Many of us, including me, are puzzled by the occurrence of "rare events". This book shows why most of them may be rare, even "unbelievably rare" but were to be expected, nonetheless. Very interesting subject. Very authoritative treatment.
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on 30 July 2015
Clearly written, very accessible account of what should really be considered crucial basic information for understanding the world, i.e., why many improbable-seeming events are in fact not terribly unlikely and may even be inevitable -- as well as why you can pretty much forget certain future possibilities because you're so unlikely to see them that they are effectively impossible.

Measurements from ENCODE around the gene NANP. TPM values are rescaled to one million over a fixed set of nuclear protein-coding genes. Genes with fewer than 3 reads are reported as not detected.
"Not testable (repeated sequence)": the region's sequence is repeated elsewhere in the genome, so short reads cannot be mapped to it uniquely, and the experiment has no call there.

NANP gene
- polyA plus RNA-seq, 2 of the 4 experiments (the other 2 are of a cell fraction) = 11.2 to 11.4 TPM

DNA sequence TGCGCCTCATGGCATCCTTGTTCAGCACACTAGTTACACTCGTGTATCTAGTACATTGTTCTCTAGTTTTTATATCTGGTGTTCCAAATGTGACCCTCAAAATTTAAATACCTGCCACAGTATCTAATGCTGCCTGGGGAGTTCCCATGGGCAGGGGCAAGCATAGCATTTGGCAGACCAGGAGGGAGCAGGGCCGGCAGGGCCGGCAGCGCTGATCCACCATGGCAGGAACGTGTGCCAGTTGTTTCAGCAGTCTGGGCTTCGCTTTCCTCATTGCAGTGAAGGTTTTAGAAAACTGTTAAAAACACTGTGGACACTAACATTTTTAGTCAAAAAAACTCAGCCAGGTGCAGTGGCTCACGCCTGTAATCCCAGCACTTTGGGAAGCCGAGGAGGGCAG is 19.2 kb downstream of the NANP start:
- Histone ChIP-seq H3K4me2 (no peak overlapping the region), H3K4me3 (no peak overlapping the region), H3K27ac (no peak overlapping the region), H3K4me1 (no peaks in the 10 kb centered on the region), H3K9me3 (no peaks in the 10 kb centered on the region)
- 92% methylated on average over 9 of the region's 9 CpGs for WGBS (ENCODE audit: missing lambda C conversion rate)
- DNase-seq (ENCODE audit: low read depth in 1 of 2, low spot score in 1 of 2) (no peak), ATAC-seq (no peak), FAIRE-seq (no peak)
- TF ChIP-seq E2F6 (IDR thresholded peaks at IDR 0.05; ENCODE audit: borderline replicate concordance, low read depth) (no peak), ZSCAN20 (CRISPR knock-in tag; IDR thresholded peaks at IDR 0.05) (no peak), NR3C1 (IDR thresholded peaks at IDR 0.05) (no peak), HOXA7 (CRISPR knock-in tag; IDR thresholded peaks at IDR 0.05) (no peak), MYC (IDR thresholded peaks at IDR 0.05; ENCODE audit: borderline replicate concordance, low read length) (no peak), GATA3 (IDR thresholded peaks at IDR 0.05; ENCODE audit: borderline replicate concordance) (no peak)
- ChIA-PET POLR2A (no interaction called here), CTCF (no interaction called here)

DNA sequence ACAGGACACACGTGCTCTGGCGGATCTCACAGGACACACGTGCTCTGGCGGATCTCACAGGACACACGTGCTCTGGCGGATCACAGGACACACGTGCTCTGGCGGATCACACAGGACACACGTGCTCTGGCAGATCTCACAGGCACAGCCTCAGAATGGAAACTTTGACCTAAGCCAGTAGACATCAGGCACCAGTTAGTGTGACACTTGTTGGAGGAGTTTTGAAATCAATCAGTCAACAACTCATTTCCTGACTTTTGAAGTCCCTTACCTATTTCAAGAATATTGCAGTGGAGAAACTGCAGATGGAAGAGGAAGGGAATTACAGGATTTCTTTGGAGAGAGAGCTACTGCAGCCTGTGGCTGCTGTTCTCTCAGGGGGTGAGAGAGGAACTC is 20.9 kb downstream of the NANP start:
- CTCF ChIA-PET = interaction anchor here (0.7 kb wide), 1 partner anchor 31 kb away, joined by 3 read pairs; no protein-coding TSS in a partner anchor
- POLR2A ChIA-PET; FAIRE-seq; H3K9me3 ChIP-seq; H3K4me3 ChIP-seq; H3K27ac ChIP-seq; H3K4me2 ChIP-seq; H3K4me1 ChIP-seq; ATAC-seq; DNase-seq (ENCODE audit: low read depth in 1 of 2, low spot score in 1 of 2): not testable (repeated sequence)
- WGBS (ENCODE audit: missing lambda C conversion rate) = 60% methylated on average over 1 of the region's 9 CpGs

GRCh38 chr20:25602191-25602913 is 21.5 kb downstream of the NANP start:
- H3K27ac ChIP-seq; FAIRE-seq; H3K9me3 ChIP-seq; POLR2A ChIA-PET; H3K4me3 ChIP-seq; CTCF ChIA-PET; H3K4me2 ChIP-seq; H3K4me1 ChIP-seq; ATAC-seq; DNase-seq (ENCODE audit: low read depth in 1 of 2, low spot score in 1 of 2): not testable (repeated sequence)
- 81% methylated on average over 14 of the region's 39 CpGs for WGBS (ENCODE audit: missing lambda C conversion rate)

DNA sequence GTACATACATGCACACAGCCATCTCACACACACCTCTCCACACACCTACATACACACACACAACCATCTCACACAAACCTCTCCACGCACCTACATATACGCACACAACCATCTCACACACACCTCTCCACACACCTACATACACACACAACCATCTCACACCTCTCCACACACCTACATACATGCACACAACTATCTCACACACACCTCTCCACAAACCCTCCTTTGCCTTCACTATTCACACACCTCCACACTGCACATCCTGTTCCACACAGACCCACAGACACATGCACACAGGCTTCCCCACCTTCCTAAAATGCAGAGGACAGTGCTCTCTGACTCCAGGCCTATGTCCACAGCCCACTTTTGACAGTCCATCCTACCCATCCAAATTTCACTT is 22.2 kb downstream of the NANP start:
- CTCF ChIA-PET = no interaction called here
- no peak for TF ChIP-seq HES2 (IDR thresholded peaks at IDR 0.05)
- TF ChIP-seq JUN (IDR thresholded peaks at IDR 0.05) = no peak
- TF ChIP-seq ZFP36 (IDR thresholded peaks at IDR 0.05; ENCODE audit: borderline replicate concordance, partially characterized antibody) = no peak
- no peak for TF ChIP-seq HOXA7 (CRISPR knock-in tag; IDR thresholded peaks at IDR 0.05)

I have a couple of minor beefs, one of them probably overly pedantic and the other one perhaps more substantive. The first is that, for a guy who's trying to introduce some intellectual rigor into our day-to-day analysis of what's going on, he's a little bit loose with his language sometimes. Possibly the most egregious example is that he uses the Law of Selection in two completely different ways. This law is introduced as a kind of hindsight bias, where we remember everything that fits our theory and conveniently forget things that contradict it. For example: "it always rains when I forget my umbrella" is based on only the times when it rained and you forgot your umbrella, ignoring all the times you either didn't forget your umbrella or it didn't rain. It is a retroactive and psychological law, a subjective failure in looking back at history. Then suddenly he uses the same phrase, the Law of Selection to apply to phenomena like Darwin's natural selection, which is a forward-looking, future-determining practice. Both are real phenomena, but it seems to me different concepts ought to have different names, otherwise we begin to lose faith in his precision, which strikes me as important in this subject area.